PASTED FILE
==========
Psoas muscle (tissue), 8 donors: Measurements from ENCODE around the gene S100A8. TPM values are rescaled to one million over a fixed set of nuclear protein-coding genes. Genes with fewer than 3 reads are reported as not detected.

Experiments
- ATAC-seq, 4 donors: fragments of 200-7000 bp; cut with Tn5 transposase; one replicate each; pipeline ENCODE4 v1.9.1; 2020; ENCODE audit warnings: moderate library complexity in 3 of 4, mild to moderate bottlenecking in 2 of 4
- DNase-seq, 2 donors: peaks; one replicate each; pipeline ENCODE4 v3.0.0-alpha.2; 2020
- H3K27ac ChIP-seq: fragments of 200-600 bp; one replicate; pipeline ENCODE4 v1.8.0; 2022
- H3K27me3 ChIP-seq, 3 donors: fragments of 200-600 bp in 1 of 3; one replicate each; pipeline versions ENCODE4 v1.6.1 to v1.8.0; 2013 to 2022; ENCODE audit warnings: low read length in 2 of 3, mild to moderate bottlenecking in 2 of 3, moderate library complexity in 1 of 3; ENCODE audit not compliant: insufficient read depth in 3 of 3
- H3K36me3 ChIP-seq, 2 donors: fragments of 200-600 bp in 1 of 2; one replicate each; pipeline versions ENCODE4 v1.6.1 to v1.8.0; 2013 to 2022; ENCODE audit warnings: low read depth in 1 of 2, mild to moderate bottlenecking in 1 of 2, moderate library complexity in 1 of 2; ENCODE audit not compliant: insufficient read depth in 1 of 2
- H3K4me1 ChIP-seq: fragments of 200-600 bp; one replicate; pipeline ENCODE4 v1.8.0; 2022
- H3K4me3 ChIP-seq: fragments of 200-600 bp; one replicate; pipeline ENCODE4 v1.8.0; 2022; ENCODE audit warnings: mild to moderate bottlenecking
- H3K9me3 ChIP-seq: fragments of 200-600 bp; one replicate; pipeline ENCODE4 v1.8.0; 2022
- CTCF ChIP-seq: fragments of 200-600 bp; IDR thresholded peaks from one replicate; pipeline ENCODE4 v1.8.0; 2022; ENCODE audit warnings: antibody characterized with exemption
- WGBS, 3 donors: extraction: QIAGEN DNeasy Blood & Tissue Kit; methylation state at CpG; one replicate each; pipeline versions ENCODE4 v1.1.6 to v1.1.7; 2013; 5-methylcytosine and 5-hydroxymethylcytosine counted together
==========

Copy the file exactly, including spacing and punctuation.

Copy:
Psoas muscle (tissue), 8 donors: Measurements from ENCODE around the gene S100A8. TPM values are rescaled to one million over a fixed set of nuclear protein-coding genes. Genes with fewer than 3 reads are reported as not detected.

Experiments
- ATAC-seq, 4 donors: fragments of 200-7000 bp; cut with Tn5 transposase; one replicate each; pipeline ENCODE4 v1.9.1; 2020; ENCODE audit warnings: moderate library complexity in 3 of 4, mild to moderate bottlenecking in 2 of 4
- DNase-seq, 2 donors: peaks; one replicate each; pipeline ENCODE4 v3.0.0-alpha.2; 2020
- H3K27ac ChIP-seq: fragments of 200-600 bp; one replicate; pipeline ENCODE4 v1.8.0; 2022
- H3K27me3 ChIP-seq, 3 donors: fragments of 200-600 bp in 1 of 3; one replicate each; pipeline versions ENCODE4 v1.6.1 to v1.8.0; 2013 to 2022; ENCODE audit warnings: low read length in 2 of 3, mild to moderate bottlenecking in 2 of 3, moderate library complexity in 1 of 3; ENCODE audit not compliant: insufficient read depth in 3 of 3
- H3K36me3 ChIP-seq, 2 donors: fragments of 200-600 bp in 1 of 2; one replicate each; pipeline versions ENCODE4 v1.6.1 to v1.8.0; 2013 to 2022; ENCODE audit warnings: low read depth in 1 of 2, mild to moderate bottlenecking in 1 of 2, moderate library complexity in 1 of 2; ENCODE audit not compliant: insufficient read depth in 1 of 2
- H3K4me1 ChIP-seq: fragments of 200-600 bp; one replicate; pipeline ENCODE4 v1.8.0; 2022
- H3K4me3 ChIP-seq: fragments of 200-600 bp; one replicate; pipeline ENCODE4 v1.8.0; 2022; ENCODE audit warnings: mild to moderate bottlenecking
- H3K9me3 ChIP-seq: fragments of 200-600 bp; one replicate; pipeline ENCODE4 v1.8.0; 2022
- CTCF ChIP-seq: fragments of 200-600 bp; IDR thresholded peaks from one replicate; pipeline ENCODE4 v1.8.0; 2022; ENCODE audit warnings: antibody characterized with exemption
- WGBS, 3 donors: extraction: QIAGEN DNeasy Blood & Tissue Kit; methylation state at CpG; one replicate each; pipeline versions ENCODE4 v1.1.6 to v1.1.7; 2013; 5-methylcytosine and 5-hydroxymethylcytosine counted together